I became an angry black girl in the fourth grade. I hadn’t realized it until my teacher, Mrs. Jefferey-Roebuck told me I needed to change my attitude. I didn’t think I had a bad attitude.
I knew was angry. I was mad because I didn’t live with my biological mother. I was angry because the new boy didn’t like me. I was angry because my hair shrunk when it was wet and all the other girls in class had perms.
But I was totally unaware that anyone else knew I was angry. It turned out, everyone knew I was angry. Because I was brash and abrasive when I dealt with my classmates.
Now, I would love to tell you that my relationship with anger improved but it didn’t.
- My first little boyfriend cheated on me because I wouldn’t put out. When I found out I was angry.
- The next one forced me to put out. That made me feel both angry and powerless. So I decided not to take any junk, trash, or offense from anyone.
- My father moved without telling me and I only found out because I popped up on his doorstep. I was angry and embarrassed.
To me, everything was wrong in my life and nothing was right. That made me angry.
Two Ways Most People Handle Anger
There are two ways most people handle their anger, particularly women:
- Store up all of your anger until someone does something so insignificant that if you were in your right mind you’d ignore them. But instead, you vomit up every undigested ounce of anger and rage.
- Every time someone does you wrong or upsets you, it must be dealt with immediately.
I chose the latter. But neither method is helpful.
In the long run, these behaviors make it hard to form positive, successful relationships because most people with good sense don’t live near active volcanoes. And no one besides the donkey in Shrek has ever tried to live with a fire breathing dragon.
What the Bible Says About Anger
These responses leave no room for God to work in your life and they absolutely put you on the wrong end of Ephesian 4:26, “Be ye angry, and sin not: let not the sun go down on your wrath.”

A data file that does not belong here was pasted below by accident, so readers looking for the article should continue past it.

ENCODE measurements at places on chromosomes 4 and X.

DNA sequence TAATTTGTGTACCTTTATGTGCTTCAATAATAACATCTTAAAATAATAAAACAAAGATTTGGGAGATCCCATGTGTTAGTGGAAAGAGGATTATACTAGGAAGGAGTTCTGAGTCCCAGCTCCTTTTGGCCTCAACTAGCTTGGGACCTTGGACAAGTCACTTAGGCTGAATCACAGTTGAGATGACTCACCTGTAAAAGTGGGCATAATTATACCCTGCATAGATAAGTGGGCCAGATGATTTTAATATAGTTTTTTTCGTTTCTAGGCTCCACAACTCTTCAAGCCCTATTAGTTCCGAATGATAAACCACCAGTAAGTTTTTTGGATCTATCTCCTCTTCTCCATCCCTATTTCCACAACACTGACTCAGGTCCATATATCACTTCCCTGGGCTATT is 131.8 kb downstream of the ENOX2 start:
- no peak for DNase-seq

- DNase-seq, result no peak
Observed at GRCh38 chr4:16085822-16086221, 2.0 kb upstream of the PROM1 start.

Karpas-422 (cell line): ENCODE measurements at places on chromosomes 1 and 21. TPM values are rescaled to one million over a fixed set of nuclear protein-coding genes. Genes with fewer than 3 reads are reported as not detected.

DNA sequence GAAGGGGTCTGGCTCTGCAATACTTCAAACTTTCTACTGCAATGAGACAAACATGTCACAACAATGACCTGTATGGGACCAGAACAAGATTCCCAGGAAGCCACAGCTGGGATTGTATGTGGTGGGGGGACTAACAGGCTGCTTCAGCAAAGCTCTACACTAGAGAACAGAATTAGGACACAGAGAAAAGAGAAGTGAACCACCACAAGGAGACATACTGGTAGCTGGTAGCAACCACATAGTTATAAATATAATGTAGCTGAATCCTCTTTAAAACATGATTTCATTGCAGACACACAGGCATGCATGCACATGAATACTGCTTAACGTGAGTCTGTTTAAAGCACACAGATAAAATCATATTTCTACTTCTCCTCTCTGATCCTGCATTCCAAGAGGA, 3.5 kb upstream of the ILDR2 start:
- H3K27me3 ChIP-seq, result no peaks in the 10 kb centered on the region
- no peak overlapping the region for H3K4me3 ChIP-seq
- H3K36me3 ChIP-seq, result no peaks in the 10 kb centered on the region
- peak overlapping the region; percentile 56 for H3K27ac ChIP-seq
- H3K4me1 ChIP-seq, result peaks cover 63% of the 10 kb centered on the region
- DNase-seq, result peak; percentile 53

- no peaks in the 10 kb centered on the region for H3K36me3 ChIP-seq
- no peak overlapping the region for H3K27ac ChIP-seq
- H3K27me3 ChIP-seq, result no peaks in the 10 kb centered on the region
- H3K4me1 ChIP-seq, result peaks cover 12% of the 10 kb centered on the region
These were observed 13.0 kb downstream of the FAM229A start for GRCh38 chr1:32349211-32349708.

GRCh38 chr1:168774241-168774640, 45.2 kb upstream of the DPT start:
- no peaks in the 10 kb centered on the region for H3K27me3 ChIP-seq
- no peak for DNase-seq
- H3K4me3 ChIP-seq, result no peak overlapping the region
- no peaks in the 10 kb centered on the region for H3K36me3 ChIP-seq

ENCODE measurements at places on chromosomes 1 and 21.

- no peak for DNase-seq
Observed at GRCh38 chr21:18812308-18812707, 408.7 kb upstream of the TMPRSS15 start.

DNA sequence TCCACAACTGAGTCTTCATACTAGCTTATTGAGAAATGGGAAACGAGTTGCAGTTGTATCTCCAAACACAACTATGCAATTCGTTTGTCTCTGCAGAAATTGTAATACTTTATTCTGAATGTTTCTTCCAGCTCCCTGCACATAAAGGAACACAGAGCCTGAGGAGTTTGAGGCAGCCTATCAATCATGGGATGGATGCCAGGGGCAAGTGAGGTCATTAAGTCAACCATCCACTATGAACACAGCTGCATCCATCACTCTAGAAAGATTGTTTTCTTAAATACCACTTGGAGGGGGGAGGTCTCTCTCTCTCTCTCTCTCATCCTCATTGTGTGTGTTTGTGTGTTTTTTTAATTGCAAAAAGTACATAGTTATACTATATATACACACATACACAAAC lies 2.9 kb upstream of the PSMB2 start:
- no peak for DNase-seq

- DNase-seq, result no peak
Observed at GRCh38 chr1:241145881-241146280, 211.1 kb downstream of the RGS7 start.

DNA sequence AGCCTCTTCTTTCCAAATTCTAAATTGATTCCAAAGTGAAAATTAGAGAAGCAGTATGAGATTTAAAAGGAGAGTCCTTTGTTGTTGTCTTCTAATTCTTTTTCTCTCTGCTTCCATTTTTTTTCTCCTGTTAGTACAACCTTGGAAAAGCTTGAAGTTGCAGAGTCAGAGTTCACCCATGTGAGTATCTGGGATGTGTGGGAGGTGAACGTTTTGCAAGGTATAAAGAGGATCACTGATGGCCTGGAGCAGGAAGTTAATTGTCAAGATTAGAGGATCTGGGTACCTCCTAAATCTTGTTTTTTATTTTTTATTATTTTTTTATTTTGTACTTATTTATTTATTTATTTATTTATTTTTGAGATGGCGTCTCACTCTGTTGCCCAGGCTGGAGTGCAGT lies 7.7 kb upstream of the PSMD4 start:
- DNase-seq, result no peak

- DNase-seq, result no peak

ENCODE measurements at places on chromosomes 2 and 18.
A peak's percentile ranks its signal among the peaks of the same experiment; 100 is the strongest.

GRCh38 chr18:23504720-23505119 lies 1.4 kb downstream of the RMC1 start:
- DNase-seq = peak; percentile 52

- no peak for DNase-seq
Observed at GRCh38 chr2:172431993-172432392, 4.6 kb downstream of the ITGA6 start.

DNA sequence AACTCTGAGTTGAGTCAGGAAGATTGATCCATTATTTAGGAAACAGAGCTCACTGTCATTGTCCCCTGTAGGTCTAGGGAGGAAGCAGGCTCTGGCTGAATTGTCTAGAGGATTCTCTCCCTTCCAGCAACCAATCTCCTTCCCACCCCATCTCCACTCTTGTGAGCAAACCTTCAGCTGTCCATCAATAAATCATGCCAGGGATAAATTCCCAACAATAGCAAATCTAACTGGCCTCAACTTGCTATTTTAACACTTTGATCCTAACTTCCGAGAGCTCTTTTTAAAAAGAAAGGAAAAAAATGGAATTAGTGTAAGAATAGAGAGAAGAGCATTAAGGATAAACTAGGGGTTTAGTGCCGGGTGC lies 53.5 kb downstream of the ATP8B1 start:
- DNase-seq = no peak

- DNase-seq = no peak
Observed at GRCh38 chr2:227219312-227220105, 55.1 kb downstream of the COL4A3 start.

That scripture seems nearly impossible. How can you be angry without sinning and how can you resolve a conflict before the sunsets without storing up any anger?
Express. Address. Assess.
Express Your Anger
Express your anger, Don’t yell, scream, or cut up his tires.
Tell someone why you are angry—whether you tell God, your best friend, or talk to yourself in the mirror, don’t just absorb that emotion or pretend you don’t feel it. Remember, “to thine ownself be true.”
It’s best talk to someone not directly involved at this stage, so that you don’t create a bigger problem. Use wisdom and discernment when inviting someone into this kind of situation.
If you can’t find anyone who you trust and can remain neutral, you better lay on your floor and talk to your God.
Address Your Anger
Address your anger by speaking to the person who angered you or discussing the event that transpired with the people who participated in it.
Try to use “I” statements and take ownership of your role in the conflict.
This conversation is not to condemn or chastise the person(s) involved, but rather inform them that you are upset. They may not apologize. They may not even be able to comprehend why you’re angry, but you will be free from the burden of your anger.
By addressing your anger without all the screaming or holding it in, your anger is no longer a threat to you or your relationship.
Asses the Situation
Assess the situation after your conversation with those who angered you.
- What do you need to do differently going forward?
- Do you need to be more explicit when speaking to people?
- Do you need to step away from this relationship?
- Do you need to be more forgiving and understanding?
Don’t focus on what that person needs to do. Because you cannot control someone’s behavior. You will always be frustrated if you try to control someone’s behavior.
It’s not going to be easy to be angry without sinning, especially if it has become very ingrained in who you are. Or you don’t have access to the people who hurt you to walk through the Express, Address, Assess cycle.
But it is still possible.
Turn to God, go through the process in prayer with the Lord and remind him of His word, “Anger rests in the bosom of fools and I have decided to no longer be a fool. Please remove this anger from my bosom and restore the peace, joy, and relationships in my life that my anger has corroded, in Jesus name. Amen.”
If you need someone to express your anger to leave a comment. Or if you have a good method to help others deal with their anger please leave a comment.
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I am THRILLED to have Nigeria with us here on the blog today to share her thoughts on anger! It can have such a profound impact on how we relate to others. Her new novel, Seasoned with Grace will be released on Tuesday, July 28th.
In her novel, Grace King allows bitterness to fester and become anger. As a result, she lashes out at the people closest to her…even though they had no involvement with her past pain. Be sure to pick up a copy!
A Bit More About Nigeria
Nigeria Lockley is an author, educator, speaker who resides in Harlem. Her debut novel Born at Dawn is a finalist for a 2015 Wheatley Award for First Fiction. Nigeria also serves as a deaconess and clerk for her church King of Kings and Lord of Lords, Church of God. Visit www.nigerialockley.com to subscribe to her blog, The Neophyte Author and to learn more about her.